With 96 official weather days impacting the work, the Route 26 project currently has an official end date of Sept. 28.

“It’s been a long 32 months for everyone,” Cimino said. “I think you can now start to see some of the benefits of this infrastructure project. You can start to see the increased … mobility” for cars, pedestrians and cyclists.

The whole 4-plus-mile road was widened and temporarily striped by Memorial Day so the public could use the new configuration.

Now, the main road has been completely re-surfaced, and permanent lines will be painted. Builders are smoothing the edges, and tying the new pavement into side roads, driveways and the eastern end of Route 26.

There is still electrical work to do, including installing two new speed limit signs by Lord Baltimore Elementary School and the permanent traffic signal at Central Avenue and Cedar Drive.

“After that, just clean up the road, remove sediment controls, then pack up and get out of here,” Cimino said of what is yet to come.

People will still see workers along the project area after September, cleaning up and finalizing any “odds and ends,” said Sarah Criswell, DelDOT area engineer. “Though we’ll be done in September, we won’t necessarily be gone from the site.”

“My staff will walk through and do a semi-final inspection, and they’ll create what we call a ‘punch list,’” Cimino said, “anywhere from drum weights that need to be picked up to a cracked piece of sidewalk that needs to be replaced.”

An official roadway ribbon-cutting is planned for September.

How to turn (lane)

The center turn lane along the entirety of the project area is Atlantic Avenue’s most obvious upgrade. Regular traffic is expected to move more smoothly because vehicles turning left can move into a shared center lane.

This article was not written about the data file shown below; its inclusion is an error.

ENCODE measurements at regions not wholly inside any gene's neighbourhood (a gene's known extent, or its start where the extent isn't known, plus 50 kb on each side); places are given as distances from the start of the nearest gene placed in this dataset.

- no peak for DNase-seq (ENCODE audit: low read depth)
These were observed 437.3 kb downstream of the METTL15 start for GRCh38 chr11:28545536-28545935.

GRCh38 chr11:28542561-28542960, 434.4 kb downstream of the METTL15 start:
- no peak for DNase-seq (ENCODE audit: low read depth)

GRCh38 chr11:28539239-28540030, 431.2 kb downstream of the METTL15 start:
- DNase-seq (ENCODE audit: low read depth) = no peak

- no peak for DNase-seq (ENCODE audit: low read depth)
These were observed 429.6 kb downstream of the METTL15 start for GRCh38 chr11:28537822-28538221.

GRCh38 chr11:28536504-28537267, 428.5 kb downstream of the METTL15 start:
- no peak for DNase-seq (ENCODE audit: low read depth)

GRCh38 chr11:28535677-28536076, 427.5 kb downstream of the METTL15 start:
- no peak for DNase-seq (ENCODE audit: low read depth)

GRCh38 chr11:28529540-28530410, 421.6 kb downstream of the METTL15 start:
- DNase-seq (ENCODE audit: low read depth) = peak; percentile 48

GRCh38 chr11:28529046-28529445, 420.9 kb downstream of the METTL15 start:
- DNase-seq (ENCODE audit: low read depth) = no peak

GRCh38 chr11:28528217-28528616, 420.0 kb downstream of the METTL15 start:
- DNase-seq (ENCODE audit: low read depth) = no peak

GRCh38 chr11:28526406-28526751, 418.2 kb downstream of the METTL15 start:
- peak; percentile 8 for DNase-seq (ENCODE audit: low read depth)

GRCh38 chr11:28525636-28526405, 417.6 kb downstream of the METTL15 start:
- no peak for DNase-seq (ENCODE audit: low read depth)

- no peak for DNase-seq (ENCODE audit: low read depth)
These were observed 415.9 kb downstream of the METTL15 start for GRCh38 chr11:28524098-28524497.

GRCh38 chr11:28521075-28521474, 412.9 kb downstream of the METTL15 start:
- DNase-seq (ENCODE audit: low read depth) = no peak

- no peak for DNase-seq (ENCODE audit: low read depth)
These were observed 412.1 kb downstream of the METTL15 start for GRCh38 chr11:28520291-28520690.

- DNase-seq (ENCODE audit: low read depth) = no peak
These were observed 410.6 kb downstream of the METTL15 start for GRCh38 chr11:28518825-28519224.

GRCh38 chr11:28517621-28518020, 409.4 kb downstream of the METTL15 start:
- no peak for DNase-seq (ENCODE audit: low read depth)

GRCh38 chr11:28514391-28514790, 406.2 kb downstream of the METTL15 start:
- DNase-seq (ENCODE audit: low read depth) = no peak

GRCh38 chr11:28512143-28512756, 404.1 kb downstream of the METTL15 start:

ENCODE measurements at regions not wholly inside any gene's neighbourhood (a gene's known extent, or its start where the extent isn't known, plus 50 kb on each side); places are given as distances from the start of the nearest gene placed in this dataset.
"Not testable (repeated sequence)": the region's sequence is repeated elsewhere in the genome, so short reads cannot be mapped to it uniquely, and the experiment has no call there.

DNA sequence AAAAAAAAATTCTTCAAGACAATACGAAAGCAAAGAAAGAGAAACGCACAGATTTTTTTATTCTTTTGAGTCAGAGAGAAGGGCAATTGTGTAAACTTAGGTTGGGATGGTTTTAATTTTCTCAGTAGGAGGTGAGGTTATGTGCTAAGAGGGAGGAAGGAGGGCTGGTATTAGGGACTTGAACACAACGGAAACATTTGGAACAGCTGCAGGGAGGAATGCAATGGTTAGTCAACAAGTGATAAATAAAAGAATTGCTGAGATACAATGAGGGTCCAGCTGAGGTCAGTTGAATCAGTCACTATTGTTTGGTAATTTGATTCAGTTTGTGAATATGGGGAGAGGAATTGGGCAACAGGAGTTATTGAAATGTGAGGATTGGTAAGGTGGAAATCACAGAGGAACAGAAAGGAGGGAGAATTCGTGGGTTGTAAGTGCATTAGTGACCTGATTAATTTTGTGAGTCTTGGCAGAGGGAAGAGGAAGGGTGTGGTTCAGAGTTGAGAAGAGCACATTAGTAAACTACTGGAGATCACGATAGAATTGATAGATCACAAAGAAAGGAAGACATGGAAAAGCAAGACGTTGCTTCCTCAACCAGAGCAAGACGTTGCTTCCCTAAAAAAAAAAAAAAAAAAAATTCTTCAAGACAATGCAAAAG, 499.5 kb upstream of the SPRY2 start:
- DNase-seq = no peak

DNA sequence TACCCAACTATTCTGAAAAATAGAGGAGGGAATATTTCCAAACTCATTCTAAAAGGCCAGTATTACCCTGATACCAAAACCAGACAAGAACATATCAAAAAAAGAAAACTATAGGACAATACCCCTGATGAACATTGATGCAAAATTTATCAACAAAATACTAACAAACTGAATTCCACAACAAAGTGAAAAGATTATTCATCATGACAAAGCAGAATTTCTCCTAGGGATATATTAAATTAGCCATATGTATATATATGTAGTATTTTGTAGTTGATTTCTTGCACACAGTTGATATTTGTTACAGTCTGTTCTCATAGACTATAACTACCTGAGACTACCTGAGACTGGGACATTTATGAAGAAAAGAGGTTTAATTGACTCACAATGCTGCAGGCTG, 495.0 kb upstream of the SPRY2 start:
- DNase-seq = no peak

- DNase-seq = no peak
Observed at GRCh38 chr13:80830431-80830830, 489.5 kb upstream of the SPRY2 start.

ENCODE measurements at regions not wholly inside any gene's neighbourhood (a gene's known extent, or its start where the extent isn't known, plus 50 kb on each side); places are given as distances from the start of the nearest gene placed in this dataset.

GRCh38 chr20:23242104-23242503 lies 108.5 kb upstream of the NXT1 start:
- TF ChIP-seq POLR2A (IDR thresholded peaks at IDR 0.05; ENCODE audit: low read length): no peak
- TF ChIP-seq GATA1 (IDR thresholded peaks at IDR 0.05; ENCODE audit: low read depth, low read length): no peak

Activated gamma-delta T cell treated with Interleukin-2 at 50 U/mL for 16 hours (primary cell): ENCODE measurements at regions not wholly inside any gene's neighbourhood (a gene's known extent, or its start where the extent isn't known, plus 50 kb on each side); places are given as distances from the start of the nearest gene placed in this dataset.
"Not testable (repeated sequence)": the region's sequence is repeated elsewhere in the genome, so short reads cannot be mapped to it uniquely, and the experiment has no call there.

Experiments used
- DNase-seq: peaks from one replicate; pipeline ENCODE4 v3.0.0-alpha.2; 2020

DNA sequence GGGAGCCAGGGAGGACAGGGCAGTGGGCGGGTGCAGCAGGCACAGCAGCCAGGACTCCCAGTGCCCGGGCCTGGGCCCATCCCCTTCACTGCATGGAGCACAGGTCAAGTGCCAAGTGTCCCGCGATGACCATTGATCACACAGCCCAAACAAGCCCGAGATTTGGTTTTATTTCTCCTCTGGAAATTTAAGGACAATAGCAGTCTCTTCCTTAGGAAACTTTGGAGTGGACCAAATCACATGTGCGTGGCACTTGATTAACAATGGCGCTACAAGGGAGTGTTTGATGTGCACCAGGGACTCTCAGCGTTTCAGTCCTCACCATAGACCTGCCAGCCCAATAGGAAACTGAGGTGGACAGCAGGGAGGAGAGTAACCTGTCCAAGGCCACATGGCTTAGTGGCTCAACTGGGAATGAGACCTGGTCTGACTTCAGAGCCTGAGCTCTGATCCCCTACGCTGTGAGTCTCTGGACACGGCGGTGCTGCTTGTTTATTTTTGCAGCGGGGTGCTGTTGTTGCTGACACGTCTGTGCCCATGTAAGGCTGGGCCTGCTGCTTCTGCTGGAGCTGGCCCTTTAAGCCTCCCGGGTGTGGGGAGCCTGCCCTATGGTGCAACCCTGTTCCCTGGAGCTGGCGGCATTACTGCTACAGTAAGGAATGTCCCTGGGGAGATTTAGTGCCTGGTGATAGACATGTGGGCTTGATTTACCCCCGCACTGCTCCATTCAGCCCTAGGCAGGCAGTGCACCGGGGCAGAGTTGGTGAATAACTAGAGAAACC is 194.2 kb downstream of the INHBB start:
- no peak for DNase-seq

However, it is not a passing lane and is also not intended as a merge lane for traffic entering the roadway.

The turn lane is intended to “allow traffic to turn left into driveways, commercial entrances and at minor cross-street intersections,” Cimino wrote in an email.

“Since the lane is to be shared, vehicles should enter this lane as close as possible to the [location] in which they intend to make the left turn,” according to Cimino.

A good rule of thumb is to enter the lane about 300 feet from the turn — the same distance as people would start to use their turn signal.

“When the center turn lane is to be shared by vehicles travelling in both directions, you will see a solid yellow line in combination with a broken yellow line,” he added.

Yellow means traffic is coming from the opposite direction. But a dashed line means cars can still enter the lane. Painted arrows will show drivers which direction of traffic (usually both) may enter the center lane.

The lane sometimes becomes a dedicated turn lane for one direction only, usually at major intersections.

But drivers should already be used to the configuration, because Route 26 already has a mile of center turn lanes in western Bethany Beach, from the Assawoman Canal to Route 1.

“The best public outreach we could do is to point people to that section of the roadway, which they have been using for the past 15 years,” Cimino stated. “DelDOT implemented those improvements in 2001 and has seen an improvement in the flow of traffic, without an increase in crashes, since that time.”

Like all things, he said, the public will likely become comfortable with the new traffic pattern over time.

“During these final months of construction, the traveling public should use caution as they accustom themselves to using the roadway in the new condition and to watch for our workers as they complete construction,” Cimino concluded.

State Rep. Ron Gray (R-38) has also asked that people drive cautiously in the middle lane.

“It’s really a route that, hopefully, can be used by emergency vehicles, if needed, so regular drivers need” to be watchful, Gray said. “Don’t just hang there for long periods, and be aware of other people in that lane. If an emergency vehicle’s trying to get through, just be cognizant of other traffic … or another drivers that stopped being very observant.”